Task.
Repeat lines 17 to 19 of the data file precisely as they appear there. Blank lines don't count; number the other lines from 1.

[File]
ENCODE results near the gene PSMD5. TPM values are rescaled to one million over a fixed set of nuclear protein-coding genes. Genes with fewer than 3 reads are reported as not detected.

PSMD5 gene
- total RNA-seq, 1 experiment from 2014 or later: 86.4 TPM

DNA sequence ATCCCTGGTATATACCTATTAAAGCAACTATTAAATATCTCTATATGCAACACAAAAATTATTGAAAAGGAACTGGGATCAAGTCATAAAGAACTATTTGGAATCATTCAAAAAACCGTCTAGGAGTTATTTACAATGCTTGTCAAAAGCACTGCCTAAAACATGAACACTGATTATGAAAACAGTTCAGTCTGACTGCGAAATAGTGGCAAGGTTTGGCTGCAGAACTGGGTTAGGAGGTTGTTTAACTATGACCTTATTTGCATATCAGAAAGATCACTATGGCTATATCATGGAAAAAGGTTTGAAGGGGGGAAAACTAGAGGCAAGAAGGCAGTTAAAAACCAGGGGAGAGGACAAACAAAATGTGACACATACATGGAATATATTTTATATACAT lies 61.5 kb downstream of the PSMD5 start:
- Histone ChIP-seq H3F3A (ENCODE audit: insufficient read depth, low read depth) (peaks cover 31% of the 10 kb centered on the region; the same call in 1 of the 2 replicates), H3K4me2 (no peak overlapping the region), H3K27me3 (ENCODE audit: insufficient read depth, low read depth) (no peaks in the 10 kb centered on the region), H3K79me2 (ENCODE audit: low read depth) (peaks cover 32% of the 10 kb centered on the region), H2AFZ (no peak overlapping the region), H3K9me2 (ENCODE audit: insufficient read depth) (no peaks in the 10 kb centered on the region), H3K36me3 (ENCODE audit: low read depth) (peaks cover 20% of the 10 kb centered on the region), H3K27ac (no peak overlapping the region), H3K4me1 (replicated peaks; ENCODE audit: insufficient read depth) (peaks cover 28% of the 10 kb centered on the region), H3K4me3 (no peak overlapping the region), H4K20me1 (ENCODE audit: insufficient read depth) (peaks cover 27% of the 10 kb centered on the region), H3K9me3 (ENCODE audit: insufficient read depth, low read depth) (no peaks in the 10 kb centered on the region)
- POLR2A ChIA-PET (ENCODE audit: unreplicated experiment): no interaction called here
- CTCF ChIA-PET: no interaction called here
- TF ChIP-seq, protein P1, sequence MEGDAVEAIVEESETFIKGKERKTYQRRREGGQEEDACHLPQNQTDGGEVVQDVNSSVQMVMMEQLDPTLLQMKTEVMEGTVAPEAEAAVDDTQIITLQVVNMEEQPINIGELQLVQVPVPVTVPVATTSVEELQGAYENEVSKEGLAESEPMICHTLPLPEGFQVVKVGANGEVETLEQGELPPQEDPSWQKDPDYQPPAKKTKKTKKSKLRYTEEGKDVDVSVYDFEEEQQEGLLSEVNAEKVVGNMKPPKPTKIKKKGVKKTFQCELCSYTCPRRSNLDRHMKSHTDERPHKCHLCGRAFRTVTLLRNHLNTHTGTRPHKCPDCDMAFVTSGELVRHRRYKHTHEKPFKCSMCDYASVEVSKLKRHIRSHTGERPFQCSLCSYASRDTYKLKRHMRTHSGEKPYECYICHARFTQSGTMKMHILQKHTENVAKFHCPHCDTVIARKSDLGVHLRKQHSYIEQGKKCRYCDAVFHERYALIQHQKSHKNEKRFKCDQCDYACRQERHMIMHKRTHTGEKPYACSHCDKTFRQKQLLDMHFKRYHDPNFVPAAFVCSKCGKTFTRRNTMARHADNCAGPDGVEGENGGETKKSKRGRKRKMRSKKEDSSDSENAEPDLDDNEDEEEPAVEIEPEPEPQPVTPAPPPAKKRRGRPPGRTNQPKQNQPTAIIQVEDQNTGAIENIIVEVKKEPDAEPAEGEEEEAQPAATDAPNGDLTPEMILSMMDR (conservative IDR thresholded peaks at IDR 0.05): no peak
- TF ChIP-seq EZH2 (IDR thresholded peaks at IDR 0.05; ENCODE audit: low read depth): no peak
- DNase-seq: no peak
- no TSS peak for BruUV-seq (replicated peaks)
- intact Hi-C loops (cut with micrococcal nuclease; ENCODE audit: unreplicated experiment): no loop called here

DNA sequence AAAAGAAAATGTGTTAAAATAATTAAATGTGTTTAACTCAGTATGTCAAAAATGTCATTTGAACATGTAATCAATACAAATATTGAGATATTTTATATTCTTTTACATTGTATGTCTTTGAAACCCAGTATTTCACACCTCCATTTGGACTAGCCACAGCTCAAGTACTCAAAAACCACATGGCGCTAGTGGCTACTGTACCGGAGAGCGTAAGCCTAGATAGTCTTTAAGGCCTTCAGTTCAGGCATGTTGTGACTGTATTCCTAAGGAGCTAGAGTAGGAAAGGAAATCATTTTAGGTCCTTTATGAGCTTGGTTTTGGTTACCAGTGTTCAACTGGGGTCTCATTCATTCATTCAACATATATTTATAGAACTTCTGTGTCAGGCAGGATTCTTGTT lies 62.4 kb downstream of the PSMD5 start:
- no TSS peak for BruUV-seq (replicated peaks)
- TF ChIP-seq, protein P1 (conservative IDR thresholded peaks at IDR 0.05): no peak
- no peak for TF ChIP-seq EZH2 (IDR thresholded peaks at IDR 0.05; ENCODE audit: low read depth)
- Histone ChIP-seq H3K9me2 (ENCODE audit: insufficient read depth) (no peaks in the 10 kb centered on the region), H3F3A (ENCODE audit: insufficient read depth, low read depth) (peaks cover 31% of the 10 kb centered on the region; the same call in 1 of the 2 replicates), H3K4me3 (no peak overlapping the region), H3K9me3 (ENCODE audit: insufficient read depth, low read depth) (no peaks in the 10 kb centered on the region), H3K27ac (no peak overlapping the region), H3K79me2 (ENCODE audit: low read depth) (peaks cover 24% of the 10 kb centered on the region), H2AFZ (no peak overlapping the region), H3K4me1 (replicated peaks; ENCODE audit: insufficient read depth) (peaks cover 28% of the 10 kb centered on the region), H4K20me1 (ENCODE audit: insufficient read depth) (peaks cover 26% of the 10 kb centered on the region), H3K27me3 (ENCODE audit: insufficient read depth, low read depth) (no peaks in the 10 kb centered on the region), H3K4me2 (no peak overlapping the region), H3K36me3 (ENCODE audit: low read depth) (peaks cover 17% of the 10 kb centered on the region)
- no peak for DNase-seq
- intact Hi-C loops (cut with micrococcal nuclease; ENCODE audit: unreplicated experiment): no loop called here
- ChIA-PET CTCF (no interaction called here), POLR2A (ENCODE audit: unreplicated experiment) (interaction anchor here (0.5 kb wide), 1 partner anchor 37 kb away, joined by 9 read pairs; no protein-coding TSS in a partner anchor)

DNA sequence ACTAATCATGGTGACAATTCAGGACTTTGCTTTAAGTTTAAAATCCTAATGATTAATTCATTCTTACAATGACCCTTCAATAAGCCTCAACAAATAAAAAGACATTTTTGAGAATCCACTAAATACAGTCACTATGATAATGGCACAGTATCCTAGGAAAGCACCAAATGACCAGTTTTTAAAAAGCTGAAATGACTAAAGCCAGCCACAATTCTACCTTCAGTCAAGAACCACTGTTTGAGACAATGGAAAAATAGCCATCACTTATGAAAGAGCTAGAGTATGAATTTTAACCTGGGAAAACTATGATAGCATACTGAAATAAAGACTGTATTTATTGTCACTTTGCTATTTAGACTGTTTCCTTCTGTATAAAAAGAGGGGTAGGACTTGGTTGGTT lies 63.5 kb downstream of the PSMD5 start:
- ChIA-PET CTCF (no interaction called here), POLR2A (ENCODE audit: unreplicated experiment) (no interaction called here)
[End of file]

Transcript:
- Histone ChIP-seq H3K9me2 (ENCODE audit: insufficient read depth) (no peaks in the 10 kb centered on the region), H3F3A (ENCODE audit: insufficient read depth, low read depth) (peaks cover 31% of the 10 kb centered on the region; the same call in 1 of the 2 replicates), H3K4me3 (no peak overlapping the region), H3K9me3 (ENCODE audit: insufficient read depth, low read depth) (no peaks in the 10 kb centered on the region), H3K27ac (no peak overlapping the region), H3K79me2 (ENCODE audit: low read depth) (peaks cover 24% of the 10 kb centered on the region), H2AFZ (no peak overlapping the region), H3K4me1 (replicated peaks; ENCODE audit: insufficient read depth) (peaks cover 28% of the 10 kb centered on the region), H4K20me1 (ENCODE audit: insufficient read depth) (peaks cover 26% of the 10 kb centered on the region), H3K27me3 (ENCODE audit: insufficient read depth, low read depth) (no peaks in the 10 kb centered on the region), H3K4me2 (no peak overlapping the region), H3K36me3 (ENCODE audit: low read depth) (peaks cover 17% of the 10 kb centered on the region)
- no peak for DNase-seq
- intact Hi-C loops (cut with micrococcal nuclease; ENCODE audit: unreplicated experiment): no loop called here